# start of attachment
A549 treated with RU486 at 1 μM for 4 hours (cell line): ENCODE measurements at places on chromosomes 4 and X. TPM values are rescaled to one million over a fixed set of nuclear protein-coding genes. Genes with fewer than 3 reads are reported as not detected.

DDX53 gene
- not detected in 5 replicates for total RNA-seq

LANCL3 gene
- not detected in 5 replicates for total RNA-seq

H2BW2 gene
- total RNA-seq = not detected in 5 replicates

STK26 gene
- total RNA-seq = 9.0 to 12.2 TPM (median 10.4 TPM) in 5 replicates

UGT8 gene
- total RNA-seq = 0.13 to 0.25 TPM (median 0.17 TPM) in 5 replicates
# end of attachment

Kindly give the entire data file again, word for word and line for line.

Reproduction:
A549 treated with RU486 at 1 μM for 4 hours (cell line): ENCODE measurements at places on chromosomes 4 and X. TPM values are rescaled to one million over a fixed set of nuclear protein-coding genes. Genes with fewer than 3 reads are reported as not detected.

DDX53 gene
- not detected in 5 replicates for total RNA-seq

LANCL3 gene
- not detected in 5 replicates for total RNA-seq

H2BW2 gene
- total RNA-seq = not detected in 5 replicates

STK26 gene
- total RNA-seq = 9.0 to 12.2 TPM (median 10.4 TPM) in 5 replicates

UGT8 gene
- total RNA-seq = 0.13 to 0.25 TPM (median 0.17 TPM) in 5 replicates